How do pet owners plan for disasters in Latin America?
Hesterberg, U. W., Huertas, G., & Appleby, M. C. (2012). Perceptions of pet owners in urban Latin America on protection of their animals during disasters. Disaster Prevention and Management: An International Journal, 21(1), 37-50.
World Animal Protection (then WSPA) conducted a study to identify the perception of risk that pet owners have for their pets during potential disasters in urban Latin America. It explored their attitudes and plans towards disaster risk, and then showed the need to factor this element in official contingency plans, in order to avoid enhanced risk for that sector of the human population.
Pet owners (n=1882) in San Rafael, Costa Rica; Bogóta and Medellín, Colombia, and Guadalajara, Mexico were surveyed. The characteristics of the areas in the cities were carefully chosen to represent middle class Latin American urban environs, as these are thought to be most vulnerable to the impact of disasters. The owners were questioned on their demographics, pet numbers and details, experience of previous disasters, attitudes towards emergency planning and anticipated behaviour regarding their pets in a hypothetical disaster.
Almost 75% of pet owners would definitely take their pets with them in a disaster
The majority of respondents owned dogs (almost 88%) and approximately 20% owned either cats or other pets. Almost 75% of the pet owners questioned said that they would take their pets with them if they were evacuated in an emergency or disaster. However, not all had a specific plan prepared, only 20% of respondents had an emergency plan for their animals. Interestingly owners who took their pets to the vets regularly were more likely to have a plan in place than those who didn’t. Additionally, there were some differences between countries and socio-economic groups; Mexican owners were significantly more likely to leave their pets behind, as were owners in low socio-economic classes.
This study highlights the importance of including pets in emergency preparedness plans, particularly to aid with the evacuation and transport of pets from disaster areas. The fact that the majority of owners have intentions to take their pets with them, even if it risked their own safety, but do not have specific evacuation plans, shows the need to help owners prepare ahead of time. For example, future campaigns could encourage owners to discuss emergency plans with their vets, provide transport cages, and prepare checklists of transport facilities and planned destinations of animals. Importantly this study also found that more animals will be left behind, and be at greater risk, in lower socio-economic areas, therefore these areas should be prioritised in rescue efforts.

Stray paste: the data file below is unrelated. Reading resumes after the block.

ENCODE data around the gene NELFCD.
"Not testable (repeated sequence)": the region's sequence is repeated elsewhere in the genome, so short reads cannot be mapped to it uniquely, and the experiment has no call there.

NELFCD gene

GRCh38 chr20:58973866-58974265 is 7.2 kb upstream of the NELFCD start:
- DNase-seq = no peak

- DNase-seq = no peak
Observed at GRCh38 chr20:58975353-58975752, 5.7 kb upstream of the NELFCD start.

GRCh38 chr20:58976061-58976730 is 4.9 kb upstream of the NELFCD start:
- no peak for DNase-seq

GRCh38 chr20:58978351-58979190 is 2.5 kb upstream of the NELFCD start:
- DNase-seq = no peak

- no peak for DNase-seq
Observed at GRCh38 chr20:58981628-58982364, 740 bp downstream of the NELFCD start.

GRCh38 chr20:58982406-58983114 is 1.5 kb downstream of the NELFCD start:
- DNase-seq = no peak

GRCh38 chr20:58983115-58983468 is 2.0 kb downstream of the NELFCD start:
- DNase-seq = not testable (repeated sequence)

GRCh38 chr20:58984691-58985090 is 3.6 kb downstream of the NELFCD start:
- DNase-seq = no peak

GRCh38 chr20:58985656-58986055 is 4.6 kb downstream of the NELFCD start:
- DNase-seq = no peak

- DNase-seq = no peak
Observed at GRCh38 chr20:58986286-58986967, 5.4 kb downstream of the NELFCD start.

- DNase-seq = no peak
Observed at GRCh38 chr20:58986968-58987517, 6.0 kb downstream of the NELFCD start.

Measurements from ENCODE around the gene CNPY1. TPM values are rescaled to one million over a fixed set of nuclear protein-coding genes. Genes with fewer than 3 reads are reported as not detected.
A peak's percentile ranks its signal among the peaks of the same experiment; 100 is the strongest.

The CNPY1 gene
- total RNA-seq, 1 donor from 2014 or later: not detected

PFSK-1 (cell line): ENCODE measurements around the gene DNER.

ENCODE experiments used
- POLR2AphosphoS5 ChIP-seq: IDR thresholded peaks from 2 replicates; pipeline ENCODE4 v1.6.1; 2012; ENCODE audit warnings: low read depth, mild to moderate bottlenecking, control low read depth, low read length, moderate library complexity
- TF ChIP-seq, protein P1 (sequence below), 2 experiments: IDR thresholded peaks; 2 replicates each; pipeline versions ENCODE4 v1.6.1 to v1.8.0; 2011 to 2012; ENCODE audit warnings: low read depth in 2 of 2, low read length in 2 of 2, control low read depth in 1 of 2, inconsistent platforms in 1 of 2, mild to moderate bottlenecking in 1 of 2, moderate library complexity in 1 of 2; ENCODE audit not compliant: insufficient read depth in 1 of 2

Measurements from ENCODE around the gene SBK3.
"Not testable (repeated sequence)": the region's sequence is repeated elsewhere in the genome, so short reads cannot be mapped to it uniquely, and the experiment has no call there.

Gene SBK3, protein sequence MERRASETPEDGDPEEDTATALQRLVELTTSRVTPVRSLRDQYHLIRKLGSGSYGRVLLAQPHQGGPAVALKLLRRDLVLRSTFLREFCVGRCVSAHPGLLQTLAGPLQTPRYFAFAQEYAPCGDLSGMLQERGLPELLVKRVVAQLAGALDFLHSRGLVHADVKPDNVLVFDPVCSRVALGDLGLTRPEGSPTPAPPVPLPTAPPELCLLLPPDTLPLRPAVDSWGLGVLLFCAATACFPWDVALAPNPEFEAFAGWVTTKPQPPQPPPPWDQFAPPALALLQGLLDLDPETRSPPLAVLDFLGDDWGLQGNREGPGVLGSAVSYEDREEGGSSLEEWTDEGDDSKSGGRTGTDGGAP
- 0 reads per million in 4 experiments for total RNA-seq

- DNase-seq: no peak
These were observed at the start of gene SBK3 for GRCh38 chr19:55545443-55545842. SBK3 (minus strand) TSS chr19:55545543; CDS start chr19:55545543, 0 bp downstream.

Author Gerardo Huertas said ‘This study is the first, and so far the only one of its kind. More follow-up research was carried out as a result of this study, about ideal versus real preparedness capacity of pet owners in similar environs in San Jose, Mexico City and Veracruz, to help identify the risk management gaps and successful ways to solve them. This paper therefore, served as the starting point for exciting future work in mega cities around the world.’
World Animal Protection view
Since 2008, World Animal Protection has been working in countries across Latin America and Asia to reduce the risk to livestock and pets from the impact of disasters. This study shows the importance of understanding the perceptions and behaviour of pet owners with respect to disasters, and what role this should play in contingency plans for pets.